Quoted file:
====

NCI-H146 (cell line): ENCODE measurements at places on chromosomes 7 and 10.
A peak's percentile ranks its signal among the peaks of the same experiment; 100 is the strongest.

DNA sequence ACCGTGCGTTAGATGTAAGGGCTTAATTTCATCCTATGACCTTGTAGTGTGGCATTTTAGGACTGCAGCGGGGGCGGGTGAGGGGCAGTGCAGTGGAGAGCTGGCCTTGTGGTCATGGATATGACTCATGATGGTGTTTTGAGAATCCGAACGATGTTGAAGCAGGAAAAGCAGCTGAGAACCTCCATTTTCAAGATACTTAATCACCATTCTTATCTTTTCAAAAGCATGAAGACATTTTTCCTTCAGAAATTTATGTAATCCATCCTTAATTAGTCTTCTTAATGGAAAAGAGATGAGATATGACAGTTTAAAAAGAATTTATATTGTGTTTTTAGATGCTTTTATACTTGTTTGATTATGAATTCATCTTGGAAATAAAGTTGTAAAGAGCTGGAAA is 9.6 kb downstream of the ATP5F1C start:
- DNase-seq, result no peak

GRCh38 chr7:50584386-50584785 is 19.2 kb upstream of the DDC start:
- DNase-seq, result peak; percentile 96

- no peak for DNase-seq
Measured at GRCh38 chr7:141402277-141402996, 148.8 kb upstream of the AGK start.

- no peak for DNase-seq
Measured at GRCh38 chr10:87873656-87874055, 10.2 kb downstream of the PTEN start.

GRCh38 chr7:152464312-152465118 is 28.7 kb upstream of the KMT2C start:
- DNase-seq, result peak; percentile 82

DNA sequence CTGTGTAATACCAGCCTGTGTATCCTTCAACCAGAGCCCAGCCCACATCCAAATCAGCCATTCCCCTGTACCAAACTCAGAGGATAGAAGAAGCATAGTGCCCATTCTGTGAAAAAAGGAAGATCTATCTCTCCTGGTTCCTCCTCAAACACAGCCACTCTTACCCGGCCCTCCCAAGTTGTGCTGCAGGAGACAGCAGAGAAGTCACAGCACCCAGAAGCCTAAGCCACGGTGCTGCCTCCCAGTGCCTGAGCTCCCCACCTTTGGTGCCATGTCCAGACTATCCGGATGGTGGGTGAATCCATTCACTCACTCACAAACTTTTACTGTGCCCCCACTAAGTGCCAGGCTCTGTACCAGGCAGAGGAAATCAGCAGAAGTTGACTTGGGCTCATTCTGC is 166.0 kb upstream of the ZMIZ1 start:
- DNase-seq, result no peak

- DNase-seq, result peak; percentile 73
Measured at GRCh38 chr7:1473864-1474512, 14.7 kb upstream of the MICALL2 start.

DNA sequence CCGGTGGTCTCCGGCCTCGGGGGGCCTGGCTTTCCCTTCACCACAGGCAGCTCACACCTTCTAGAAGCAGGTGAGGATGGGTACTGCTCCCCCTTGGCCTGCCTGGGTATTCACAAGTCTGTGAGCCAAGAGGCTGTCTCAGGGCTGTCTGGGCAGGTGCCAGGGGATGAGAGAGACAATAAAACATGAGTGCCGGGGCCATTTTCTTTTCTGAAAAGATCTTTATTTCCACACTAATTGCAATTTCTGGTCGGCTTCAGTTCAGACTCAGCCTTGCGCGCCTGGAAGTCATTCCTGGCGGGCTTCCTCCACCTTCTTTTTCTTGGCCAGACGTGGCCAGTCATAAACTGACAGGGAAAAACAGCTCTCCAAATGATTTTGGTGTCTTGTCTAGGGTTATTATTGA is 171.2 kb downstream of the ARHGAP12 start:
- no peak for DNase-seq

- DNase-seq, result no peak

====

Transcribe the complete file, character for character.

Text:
NCI-H146 (cell line): ENCODE measurements at places on chromosomes 7 and 10.
A peak's percentile ranks its signal among the peaks of the same experiment; 100 is the strongest.

DNA sequence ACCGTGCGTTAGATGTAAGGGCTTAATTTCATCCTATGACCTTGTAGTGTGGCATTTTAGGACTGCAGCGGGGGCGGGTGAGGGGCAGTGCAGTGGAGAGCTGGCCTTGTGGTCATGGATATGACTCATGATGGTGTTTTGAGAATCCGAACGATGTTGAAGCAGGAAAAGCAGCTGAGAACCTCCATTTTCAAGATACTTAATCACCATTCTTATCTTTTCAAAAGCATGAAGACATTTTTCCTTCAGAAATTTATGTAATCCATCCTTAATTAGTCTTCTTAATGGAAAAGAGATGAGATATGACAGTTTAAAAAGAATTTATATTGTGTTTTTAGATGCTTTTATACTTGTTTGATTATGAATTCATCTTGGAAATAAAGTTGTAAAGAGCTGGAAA is 9.6 kb downstream of the ATP5F1C start:
- DNase-seq, result no peak

GRCh38 chr7:50584386-50584785 is 19.2 kb upstream of the DDC start:
- DNase-seq, result peak; percentile 96

- no peak for DNase-seq
Measured at GRCh38 chr7:141402277-141402996, 148.8 kb upstream of the AGK start.

- no peak for DNase-seq
Measured at GRCh38 chr10:87873656-87874055, 10.2 kb downstream of the PTEN start.

GRCh38 chr7:152464312-152465118 is 28.7 kb upstream of the KMT2C start:
- DNase-seq, result peak; percentile 82

DNA sequence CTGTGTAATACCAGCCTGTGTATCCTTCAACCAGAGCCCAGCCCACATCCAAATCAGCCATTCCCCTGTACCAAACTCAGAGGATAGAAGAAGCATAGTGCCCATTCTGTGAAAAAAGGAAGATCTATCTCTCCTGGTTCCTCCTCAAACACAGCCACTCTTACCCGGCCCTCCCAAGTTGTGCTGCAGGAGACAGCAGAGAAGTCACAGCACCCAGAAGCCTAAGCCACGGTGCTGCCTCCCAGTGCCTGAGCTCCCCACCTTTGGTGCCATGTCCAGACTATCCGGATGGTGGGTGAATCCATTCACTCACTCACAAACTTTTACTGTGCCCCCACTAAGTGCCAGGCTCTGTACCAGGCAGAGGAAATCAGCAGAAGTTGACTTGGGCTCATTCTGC is 166.0 kb upstream of the ZMIZ1 start:
- DNase-seq, result no peak

- DNase-seq, result peak; percentile 73
Measured at GRCh38 chr7:1473864-1474512, 14.7 kb upstream of the MICALL2 start.

DNA sequence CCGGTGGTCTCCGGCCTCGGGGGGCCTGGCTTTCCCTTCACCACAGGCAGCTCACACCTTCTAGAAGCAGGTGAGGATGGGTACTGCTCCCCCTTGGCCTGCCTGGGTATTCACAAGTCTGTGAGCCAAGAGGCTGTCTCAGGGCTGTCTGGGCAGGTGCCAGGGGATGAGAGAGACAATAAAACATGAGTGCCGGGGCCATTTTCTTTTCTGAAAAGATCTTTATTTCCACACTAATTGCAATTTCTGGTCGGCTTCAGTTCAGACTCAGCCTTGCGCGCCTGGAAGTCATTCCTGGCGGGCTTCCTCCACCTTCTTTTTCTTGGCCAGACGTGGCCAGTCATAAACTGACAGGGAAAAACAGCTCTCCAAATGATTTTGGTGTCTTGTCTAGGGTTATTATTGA is 171.2 kb downstream of the ARHGAP12 start:
- no peak for DNase-seq

- DNase-seq, result no peak